Pamela Powell of Reel Honest Reviews tackles comedies “Bear With Us” and “Grand Unified Theory”



“Bear With Us” is described as a romantic farce, but it’s really so much more.  Filmed in black and white, this comedy of errors creates a laugh out loud dark comedy full of irony, cynicism, and screwball antics.  Co-written by Russ Nickel and William J. Stribling, and directed by Stribling, the film tackles love and figuring out life.  Colin (Mark Jude Sullivan) is hopelessly and madly in love with Quincy (Christy Carlson Romano) so he does what comes naturally—he proposes.  Having been turned down, Colin doesn’t give up.  Six months pass and he develops an elaborate plan to propose again in a cabin in the woods with the help of his and Quincy’s best friends.  What could go wrong?  Absolutely everything—in all the right ways.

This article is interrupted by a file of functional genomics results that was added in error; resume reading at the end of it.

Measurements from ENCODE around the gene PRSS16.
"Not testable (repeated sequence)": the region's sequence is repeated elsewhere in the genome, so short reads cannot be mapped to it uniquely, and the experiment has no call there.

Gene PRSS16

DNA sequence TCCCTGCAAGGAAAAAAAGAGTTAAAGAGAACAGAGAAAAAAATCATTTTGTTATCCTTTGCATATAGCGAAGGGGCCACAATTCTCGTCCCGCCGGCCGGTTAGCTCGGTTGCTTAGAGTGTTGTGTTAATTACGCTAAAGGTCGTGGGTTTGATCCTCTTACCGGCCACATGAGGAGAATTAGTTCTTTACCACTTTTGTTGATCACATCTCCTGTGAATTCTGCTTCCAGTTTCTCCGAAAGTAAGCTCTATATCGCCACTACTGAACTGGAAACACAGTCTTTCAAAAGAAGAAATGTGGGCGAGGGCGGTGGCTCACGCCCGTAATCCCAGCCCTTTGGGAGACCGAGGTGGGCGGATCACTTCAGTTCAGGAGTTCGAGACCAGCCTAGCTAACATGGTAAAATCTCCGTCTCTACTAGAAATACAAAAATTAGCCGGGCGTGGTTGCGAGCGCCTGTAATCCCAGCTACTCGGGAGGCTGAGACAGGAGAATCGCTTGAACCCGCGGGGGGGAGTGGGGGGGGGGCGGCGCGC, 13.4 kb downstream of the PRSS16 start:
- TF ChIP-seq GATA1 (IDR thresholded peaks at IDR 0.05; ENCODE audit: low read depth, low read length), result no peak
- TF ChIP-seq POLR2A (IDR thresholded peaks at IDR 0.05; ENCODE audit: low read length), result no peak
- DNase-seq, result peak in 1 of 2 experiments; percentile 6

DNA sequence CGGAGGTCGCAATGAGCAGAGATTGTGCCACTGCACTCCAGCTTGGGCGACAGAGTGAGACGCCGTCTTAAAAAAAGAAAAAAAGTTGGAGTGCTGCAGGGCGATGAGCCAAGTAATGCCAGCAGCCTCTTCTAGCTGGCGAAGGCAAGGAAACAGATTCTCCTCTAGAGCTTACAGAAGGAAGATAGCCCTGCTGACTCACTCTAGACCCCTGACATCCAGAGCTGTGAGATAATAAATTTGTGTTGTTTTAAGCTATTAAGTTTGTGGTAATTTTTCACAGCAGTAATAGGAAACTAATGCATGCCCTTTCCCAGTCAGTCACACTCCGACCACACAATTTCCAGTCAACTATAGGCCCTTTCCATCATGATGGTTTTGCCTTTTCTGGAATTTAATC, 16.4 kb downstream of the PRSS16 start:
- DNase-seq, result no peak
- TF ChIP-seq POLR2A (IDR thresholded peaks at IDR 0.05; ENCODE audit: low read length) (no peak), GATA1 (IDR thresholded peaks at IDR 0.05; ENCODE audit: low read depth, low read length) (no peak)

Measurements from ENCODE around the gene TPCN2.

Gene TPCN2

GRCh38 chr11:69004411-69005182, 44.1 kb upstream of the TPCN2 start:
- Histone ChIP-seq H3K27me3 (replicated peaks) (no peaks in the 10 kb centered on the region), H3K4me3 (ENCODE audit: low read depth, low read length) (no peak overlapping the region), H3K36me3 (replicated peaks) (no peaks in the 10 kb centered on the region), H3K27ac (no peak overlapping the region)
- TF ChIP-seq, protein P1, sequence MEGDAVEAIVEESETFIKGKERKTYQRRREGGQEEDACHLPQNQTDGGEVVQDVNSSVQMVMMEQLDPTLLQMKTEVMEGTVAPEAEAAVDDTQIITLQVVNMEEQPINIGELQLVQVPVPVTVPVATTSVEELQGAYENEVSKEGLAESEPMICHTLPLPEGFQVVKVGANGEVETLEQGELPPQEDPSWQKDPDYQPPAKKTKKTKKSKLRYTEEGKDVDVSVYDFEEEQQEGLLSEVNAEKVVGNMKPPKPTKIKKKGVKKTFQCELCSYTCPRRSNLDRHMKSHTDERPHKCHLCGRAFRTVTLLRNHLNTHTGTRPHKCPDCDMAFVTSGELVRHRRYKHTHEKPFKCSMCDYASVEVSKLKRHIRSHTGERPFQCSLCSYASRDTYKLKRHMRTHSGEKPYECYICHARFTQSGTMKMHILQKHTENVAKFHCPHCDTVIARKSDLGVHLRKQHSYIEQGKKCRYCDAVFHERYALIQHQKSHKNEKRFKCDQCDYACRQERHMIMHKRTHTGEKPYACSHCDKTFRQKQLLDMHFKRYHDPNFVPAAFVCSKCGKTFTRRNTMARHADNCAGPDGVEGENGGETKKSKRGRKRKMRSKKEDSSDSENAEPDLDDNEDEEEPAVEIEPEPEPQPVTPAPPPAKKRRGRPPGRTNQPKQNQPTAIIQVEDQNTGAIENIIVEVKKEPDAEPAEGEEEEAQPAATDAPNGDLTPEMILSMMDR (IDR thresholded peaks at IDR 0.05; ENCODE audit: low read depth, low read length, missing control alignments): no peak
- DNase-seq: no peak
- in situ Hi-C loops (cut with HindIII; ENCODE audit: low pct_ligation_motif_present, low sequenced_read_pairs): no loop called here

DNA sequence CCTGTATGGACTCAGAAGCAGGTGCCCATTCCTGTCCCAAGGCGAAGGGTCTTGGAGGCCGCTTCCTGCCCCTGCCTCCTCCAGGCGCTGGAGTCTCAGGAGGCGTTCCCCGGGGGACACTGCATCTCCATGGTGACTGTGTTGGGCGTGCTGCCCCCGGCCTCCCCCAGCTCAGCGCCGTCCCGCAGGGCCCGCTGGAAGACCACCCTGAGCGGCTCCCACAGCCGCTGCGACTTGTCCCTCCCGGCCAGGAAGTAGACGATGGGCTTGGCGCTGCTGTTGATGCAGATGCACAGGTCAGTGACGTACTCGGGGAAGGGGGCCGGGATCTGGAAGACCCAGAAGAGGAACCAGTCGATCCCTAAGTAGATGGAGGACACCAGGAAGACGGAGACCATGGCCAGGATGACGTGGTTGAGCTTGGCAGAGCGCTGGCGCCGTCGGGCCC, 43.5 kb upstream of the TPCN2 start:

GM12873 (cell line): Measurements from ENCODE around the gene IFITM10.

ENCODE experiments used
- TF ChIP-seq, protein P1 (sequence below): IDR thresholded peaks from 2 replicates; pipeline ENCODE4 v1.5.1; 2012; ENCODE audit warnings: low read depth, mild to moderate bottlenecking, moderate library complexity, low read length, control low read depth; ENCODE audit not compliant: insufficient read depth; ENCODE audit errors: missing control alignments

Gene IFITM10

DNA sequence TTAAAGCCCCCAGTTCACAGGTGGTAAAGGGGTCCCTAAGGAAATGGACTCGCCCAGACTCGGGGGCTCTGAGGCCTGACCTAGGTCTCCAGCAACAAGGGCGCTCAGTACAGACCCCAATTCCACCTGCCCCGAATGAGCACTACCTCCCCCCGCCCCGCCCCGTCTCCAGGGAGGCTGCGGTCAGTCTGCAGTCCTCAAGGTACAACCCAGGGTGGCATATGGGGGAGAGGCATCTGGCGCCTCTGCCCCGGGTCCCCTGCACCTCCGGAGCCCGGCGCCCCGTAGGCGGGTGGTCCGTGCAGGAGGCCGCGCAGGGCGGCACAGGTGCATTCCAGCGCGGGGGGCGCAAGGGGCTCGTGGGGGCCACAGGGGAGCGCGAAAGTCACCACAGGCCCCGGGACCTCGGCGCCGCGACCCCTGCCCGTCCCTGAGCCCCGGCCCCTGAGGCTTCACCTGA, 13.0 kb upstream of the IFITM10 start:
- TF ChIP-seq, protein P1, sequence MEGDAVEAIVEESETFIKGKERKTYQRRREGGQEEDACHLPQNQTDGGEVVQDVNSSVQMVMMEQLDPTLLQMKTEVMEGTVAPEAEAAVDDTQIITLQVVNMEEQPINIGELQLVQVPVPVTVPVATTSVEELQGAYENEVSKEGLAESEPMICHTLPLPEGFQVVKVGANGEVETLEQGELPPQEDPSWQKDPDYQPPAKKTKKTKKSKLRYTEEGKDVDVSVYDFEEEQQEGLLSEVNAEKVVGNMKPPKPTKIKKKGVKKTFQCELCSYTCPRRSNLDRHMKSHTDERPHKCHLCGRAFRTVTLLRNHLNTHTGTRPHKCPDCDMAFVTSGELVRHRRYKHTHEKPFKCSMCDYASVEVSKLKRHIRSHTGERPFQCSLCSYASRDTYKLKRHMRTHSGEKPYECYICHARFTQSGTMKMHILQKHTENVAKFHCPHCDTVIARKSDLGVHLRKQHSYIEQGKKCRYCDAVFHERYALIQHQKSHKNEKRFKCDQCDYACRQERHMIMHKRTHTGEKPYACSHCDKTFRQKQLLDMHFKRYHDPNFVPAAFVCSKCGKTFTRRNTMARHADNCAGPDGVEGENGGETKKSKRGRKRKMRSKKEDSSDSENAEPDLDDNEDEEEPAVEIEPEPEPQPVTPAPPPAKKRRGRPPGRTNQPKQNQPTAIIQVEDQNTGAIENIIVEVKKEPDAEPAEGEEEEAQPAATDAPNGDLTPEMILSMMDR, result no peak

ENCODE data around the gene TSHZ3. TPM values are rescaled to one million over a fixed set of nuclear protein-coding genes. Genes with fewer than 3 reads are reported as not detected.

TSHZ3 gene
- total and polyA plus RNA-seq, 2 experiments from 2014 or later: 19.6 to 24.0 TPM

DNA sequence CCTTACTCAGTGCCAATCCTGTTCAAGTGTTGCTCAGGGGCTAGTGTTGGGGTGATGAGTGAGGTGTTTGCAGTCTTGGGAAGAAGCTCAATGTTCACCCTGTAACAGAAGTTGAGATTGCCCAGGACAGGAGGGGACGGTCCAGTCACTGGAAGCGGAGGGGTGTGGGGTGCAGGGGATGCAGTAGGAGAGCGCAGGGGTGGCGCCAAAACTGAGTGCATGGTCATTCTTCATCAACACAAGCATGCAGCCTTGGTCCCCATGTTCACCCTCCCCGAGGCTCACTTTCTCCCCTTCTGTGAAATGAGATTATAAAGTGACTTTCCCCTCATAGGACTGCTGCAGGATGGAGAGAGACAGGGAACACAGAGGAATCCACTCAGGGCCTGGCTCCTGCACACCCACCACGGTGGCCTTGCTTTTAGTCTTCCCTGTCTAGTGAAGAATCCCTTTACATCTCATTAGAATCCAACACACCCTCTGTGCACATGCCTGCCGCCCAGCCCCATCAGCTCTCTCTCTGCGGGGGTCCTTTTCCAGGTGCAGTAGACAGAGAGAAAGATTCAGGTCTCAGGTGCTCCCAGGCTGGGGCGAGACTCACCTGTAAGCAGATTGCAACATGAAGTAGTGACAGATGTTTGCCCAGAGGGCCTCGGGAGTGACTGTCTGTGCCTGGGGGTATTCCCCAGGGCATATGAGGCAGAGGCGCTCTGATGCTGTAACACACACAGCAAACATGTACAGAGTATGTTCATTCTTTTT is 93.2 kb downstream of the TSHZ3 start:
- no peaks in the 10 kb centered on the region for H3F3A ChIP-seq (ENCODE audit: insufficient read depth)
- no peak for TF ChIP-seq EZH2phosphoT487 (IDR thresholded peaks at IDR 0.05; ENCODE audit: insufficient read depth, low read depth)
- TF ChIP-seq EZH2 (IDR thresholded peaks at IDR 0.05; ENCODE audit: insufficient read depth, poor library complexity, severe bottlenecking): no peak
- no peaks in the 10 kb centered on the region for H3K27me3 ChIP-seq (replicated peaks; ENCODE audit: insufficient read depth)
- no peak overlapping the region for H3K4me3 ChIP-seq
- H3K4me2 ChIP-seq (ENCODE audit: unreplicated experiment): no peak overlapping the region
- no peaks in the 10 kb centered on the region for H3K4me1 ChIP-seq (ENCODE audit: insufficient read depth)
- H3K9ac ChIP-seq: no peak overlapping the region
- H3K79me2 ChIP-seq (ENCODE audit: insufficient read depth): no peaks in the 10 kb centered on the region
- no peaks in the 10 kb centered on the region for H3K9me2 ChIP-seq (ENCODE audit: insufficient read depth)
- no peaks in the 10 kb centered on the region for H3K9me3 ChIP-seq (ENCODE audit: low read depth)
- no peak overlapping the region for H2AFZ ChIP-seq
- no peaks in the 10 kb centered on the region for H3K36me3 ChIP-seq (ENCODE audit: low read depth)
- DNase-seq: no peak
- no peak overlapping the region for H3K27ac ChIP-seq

When you hear the word ‘astrophysics,’ fun and laughter doesn’t come to mind.  However, thanks to David Ray’s new film “Grand Unified Theory,” we find humor in this very topic.  In the film, Albert is a father who is also a professor of astrophysics.  He sees the universe, but doesn’t always see his own world clearly as he navigates marriage and fatherhood.  On the surface, he and his family seem to be ordinary, going through typical growing pains.  But as we get to know them, they each have their unfulfilled wishes and quests in life.  In other words, they are just like you and me.  What makes this film truly stand out is the way the story is told.  Their lives parallel the professor’s lectures, creating hilariously insightful and unexpected situations.  It’s truly a fun look at life, love, family, and what it all means.


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